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Saturday, February 6, 2016

Epidemic Watch: The New Aids? Kissing Bug Disease

Epidemic Watch: The New Aids? Kissing Bug Disease

300,000 Americans already infected with mysterious new parasite disease called 'the new AIDS'

With Ebola now a back page news item, a new boogeyman pathogen is quickly taking center stage. So-called "kissing bug disease" is the latest mainstream media scare that reports claim is already inside the bodies of 300,000 Americans.

The strange condition, which is already being dubbed "the new AIDS," supposedly doesn't show symptoms initially. But once they emerge, the disease, also known as Chagas' disease, can quickly turn fatal much in the same way as AIDS.


The kissing bug is a potentially lethal parasite

The Daily Mail Online says kissing bug disease is technically a parasite, and many doctors aren't even aware that it exists. Researchers say it can be cured if detected early, but because of the nature of its symptoms, this is often difficult.

At a recent gathering of the American Society of Tropical Medicine and Hygiene in New Orleans, experts explained how Chagas is spread by kissing bugs. The parasite itself, known as Trypanosoma cruzi, is spread through the feces of bugs, and can lead to fever, fatigue, body aches, rashes, diarrhea and vomiting.

One of the more odd symptoms is a purplish swelling of one eyelid, as well as unusual skin lesions. If left to run their course, these and other harrowing symptoms can eventually turn into heart failure, which by that point is too late to cure.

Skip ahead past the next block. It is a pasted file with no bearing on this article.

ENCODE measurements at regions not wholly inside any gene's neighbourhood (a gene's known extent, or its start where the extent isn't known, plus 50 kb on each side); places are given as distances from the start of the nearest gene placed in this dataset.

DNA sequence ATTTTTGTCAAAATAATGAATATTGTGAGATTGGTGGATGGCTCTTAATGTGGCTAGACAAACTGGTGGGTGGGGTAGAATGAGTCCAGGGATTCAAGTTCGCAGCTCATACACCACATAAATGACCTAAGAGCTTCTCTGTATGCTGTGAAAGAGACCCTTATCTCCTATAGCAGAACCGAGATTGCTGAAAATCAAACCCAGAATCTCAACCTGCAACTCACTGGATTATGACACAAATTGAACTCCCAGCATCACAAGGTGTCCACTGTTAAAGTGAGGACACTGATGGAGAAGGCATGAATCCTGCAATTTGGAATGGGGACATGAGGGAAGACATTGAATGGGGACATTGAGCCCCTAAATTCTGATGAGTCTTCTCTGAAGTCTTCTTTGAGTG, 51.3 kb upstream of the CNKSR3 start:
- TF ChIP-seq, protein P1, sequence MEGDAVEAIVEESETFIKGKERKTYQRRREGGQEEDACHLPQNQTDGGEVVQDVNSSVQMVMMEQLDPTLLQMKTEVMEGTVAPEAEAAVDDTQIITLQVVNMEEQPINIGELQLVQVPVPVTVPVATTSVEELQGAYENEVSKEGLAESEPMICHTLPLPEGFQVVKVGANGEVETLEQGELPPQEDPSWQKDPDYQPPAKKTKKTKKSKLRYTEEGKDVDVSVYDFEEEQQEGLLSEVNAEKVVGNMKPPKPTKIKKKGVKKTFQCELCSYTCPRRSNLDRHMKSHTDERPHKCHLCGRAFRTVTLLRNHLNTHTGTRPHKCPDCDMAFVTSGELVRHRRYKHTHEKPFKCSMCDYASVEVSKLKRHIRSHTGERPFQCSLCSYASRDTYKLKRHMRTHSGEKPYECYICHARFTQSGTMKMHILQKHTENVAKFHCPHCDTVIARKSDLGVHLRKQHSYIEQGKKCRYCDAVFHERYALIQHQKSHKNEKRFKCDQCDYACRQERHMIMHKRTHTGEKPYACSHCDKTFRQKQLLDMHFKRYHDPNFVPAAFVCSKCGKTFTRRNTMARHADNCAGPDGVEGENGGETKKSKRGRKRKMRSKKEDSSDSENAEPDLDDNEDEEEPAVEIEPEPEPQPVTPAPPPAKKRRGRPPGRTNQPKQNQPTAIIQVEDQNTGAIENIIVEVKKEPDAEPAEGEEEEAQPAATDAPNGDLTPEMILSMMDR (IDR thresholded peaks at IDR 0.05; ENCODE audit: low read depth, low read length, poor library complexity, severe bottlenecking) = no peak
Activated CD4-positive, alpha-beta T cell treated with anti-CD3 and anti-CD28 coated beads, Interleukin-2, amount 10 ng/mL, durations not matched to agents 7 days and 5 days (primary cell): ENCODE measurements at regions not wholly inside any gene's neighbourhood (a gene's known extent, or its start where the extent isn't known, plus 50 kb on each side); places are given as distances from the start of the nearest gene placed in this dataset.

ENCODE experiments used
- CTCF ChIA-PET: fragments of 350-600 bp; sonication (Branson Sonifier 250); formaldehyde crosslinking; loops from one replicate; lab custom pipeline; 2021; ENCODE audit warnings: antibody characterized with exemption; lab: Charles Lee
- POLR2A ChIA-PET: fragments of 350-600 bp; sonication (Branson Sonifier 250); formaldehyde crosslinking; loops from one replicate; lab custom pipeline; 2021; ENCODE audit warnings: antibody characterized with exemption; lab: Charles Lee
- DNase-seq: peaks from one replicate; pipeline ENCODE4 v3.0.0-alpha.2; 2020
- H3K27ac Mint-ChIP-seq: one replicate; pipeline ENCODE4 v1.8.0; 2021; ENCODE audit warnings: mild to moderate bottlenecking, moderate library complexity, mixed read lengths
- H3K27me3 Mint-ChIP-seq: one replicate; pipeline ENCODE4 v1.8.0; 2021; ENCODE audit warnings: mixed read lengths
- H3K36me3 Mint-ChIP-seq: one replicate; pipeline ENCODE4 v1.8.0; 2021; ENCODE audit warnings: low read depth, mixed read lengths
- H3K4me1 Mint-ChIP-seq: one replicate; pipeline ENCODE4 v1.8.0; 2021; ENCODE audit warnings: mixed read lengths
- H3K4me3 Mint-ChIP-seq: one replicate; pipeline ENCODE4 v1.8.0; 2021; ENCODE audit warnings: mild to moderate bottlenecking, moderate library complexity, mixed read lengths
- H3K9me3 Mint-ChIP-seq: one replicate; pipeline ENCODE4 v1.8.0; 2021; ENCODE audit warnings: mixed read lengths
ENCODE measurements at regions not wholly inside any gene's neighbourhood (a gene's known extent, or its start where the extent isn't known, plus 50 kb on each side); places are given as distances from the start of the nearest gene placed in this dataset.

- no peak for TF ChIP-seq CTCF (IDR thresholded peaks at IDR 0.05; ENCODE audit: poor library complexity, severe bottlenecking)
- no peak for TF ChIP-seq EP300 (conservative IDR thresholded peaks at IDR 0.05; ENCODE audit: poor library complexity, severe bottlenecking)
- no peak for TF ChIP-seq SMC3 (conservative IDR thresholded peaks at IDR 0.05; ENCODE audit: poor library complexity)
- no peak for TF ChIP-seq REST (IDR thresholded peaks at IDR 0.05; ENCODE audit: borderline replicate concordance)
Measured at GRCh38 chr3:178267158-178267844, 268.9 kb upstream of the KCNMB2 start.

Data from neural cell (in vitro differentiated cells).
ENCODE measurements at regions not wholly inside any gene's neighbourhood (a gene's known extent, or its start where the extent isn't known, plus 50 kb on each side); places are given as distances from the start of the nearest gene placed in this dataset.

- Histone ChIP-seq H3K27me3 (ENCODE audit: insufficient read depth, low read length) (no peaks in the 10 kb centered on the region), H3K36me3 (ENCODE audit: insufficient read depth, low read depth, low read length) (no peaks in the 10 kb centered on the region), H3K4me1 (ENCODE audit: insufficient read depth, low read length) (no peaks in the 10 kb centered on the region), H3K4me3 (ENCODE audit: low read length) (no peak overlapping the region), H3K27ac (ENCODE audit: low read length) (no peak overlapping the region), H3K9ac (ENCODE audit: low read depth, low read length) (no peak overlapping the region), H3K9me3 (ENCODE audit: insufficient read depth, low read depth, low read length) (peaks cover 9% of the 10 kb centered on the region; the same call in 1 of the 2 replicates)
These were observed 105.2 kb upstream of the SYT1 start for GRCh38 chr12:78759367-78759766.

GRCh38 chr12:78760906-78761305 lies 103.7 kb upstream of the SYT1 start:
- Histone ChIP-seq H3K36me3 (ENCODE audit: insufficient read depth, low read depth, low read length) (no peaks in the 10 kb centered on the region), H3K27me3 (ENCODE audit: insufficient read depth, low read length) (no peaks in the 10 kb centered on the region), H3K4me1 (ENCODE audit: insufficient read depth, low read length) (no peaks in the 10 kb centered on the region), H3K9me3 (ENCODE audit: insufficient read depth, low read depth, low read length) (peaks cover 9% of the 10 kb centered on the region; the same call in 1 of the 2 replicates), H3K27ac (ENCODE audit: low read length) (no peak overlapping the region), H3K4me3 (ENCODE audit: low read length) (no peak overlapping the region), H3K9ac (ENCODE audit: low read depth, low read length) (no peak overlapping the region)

"The disease can be fatal if not treated," says Melissa Nolan Garcia, an epidemiologist from the Baylor College of Medicine in Texas, as quoted by the Daily Mail Online. "You are normally asymptomatic until disease has progressed, at which time treatment is not helpful. We call this the silent disease."

Existing drug treatments for kissing bug disease can cause nausea, weight loss, and nerve damage

Before ultimately killing its victims, the chronic phase of kissing bug disease typically includes organ enlargement, digestive problems, and heart failure. The U.S. Centers for Disease Control and Prevention (CDC) lists eyelid swelling, also known as "Romana's sign," as the most recognized marker of the disease.

"During the chronic phase, the infection may remain silent for decades or even for life," says the CDC. "The average lifetime risk of developing one or more of these complications is about 30%."

For their research into the disease, Garcia and her team followed 17 Houston-area residents who had become infected, as well as collected 40 kissing bugs from 11 central-southern Texas counties. They found that half of the bugs had fed on human blood, as well as blood from dozens of other animals ranging from canines to raccoons.

"We were astonished to not only find such a high rate of individuals testing positive for Chagas in their blood, but also high rates of heart disease that appear to be Chagas-related," added Garcia.

"The concerning thing is that the majority of the patients [I spoke to] are going to physicians, and the physicians are telling them, 'No, you don't have the disease,'" she went on to say.

At the present time, there are no officially approved treatments for Chagas' disease. Two drugs currently being used as experimental treatment, benznidazole and nifurtimox, have not been approved by the U.S. Food and Drug Administration (FDA), and reports indicate that these drugs can cause nausea, weight loss, and nerve damage in patients.

"Until recently [kissing bug disease] was considered a problem only in Mexico, Central America and South America," explains The Washington Post (WP).

"Over the past few years, the Centers for Disease Control and Prevention has seen cases across half the United States, but in most cases the victims were believed to have been infected abroad."

Sources for this article include: